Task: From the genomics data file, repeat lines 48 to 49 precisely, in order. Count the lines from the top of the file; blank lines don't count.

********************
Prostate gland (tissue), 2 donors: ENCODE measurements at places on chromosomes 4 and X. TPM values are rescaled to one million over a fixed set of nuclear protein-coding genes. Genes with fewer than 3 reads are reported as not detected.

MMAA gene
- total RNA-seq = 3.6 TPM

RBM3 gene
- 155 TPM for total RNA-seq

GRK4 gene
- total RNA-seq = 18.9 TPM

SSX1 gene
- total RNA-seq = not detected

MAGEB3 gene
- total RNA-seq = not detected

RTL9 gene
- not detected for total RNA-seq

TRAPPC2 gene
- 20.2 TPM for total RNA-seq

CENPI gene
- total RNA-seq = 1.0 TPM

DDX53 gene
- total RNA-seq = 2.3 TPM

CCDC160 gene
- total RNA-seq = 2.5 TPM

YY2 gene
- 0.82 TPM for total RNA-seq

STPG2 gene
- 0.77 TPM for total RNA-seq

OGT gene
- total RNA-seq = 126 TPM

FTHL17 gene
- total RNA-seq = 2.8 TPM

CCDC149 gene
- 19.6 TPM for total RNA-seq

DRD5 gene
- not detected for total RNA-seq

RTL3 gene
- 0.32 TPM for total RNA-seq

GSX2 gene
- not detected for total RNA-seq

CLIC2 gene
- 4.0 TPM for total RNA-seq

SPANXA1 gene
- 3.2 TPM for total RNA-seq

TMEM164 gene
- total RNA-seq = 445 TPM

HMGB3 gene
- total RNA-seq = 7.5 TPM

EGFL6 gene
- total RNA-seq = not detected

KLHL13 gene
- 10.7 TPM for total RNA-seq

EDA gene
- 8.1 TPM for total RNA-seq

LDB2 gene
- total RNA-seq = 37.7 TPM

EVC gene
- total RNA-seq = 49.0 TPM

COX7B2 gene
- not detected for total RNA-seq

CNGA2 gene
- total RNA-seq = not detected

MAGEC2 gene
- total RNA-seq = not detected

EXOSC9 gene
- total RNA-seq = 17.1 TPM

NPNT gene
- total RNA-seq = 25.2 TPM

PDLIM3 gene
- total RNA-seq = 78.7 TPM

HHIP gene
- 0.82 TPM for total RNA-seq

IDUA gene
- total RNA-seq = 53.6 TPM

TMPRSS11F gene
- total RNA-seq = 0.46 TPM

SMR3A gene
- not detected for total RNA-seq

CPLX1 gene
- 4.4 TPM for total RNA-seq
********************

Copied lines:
KLHL13 gene
- 10.7 TPM for total RNA-seq